Police in Cumbria are also investigating the deaths of two elderly people - 80-year-old Lillian Jenkinson from Workington and 84-year-old William Wilson from Waitby, near Kirkby - who died in their gardens in freezing conditions in separate incidents.

    A 57-year-old man who went to the aid of a driver whose car had crashed in Bellerby, North Yorkshire, on Thursday, died after he was hit by another vehicle.

    'Exceptional conditions'

    Announcing the temporary driving relaxation - which has increased the daily driving limit from nine to 10 hours - Mr Hammond said: "During these exceptional conditions we must do everything we can to keep Britain moving.

    "That is why I have authorised a temporary relaxation of drivers' hours and working time rules for all HGV drivers over the next four days. This will ensure that vital supplies get to their destination on time."

    The Federation of Petroleum Suppliers, which represents the majority of oil distribution companies in Britain, weclomed the relaxation, saying it would help distributors catch up with any backlog of orders.

    A Downing Street spokesman said there were no major concerns over supplies of food, petrol, diesel or gas.

    Brian Madderson, chairman of the Independent Petrol Retailers Association, said the relaxation should stop shortages on forecourts this weekend, but warned that crude oil prices had hit an all time high, and that the weather would push up petrol prices.

    "Over the next two or three weeks the cost of product is definitely going to go up and this is being said by the fuel analysts, largely due to the wintry weather on the continent of Europe which is pushing up demand for heating oil," he said.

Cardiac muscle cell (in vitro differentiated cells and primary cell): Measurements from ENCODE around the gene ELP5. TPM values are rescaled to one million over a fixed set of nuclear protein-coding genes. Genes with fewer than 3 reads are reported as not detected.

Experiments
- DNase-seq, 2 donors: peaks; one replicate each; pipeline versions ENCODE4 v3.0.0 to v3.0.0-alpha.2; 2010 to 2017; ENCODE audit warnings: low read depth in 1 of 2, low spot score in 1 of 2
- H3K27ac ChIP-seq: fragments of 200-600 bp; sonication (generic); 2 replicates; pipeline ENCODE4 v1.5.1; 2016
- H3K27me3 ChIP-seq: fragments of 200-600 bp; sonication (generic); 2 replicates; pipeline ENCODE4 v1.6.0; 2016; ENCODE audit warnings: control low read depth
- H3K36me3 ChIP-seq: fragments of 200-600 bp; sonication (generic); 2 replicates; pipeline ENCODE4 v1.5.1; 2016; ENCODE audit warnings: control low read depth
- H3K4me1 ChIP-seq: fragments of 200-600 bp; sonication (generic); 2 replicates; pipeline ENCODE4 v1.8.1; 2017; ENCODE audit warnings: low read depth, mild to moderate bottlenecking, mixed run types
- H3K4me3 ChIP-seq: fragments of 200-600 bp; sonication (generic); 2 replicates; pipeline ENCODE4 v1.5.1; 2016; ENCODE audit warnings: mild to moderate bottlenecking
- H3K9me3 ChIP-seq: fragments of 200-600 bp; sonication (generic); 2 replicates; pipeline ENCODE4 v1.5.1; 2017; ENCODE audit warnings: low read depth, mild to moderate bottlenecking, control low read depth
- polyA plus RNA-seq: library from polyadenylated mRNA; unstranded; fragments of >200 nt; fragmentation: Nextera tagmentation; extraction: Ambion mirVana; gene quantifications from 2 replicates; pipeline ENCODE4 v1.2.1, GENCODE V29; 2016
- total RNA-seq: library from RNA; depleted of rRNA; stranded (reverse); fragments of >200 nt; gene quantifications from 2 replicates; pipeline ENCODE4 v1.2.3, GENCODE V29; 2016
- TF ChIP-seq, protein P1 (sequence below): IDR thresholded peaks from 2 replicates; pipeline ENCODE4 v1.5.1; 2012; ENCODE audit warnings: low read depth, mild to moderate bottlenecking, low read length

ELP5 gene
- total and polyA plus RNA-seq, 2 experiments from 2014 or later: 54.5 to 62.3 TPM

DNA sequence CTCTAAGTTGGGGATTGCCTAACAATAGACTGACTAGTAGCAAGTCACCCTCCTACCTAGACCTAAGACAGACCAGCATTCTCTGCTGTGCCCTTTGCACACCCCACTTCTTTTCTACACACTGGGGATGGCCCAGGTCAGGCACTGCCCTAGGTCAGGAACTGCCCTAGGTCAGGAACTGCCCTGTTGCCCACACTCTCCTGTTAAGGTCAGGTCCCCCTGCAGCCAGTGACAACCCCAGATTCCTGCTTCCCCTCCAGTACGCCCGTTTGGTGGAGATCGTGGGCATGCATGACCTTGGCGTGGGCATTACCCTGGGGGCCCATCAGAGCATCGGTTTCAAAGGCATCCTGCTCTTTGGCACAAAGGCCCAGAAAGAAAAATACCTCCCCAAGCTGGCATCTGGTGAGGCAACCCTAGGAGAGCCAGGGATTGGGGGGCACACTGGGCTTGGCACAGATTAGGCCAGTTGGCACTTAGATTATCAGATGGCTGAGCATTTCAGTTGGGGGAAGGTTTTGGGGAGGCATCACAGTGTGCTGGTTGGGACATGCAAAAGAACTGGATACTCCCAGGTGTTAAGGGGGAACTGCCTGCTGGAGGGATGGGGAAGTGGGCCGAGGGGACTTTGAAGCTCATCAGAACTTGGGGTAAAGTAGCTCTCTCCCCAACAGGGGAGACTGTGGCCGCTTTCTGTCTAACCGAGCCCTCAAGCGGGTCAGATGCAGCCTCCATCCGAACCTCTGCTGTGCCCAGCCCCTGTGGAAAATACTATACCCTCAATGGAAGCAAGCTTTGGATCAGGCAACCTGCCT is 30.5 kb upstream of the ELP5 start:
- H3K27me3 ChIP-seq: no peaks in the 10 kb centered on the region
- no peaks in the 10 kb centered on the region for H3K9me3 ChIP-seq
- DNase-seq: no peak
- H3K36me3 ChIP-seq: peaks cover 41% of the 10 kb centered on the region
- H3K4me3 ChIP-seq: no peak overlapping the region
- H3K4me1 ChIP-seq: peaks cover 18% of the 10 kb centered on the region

Paul Tollhurst, operations director at Royal Mail, said two million households received no mail at all on Friday but the improvement in weather had meant it could "start pumping mail through" on Saturday.

    "We are taking on additional trucks and indeed we've got some extra train services running both northbound out of London towards Glasgow and up the East Coast mainline towards Newcastle," he said.

  4. Free soft drinks for designated drivers this Christmas


    Designated drivers will be rewarded in thousands of pubs across the country as part of the THINK! Christmas drink drive campaign, launched today by Road Safety Minister Mike Penning.

    Designated drivers will be rewarded in thousands of pubs across the country as part of the THINK! Christmas drink drive campaign, launched today by Road Safety Minister Mike Penning.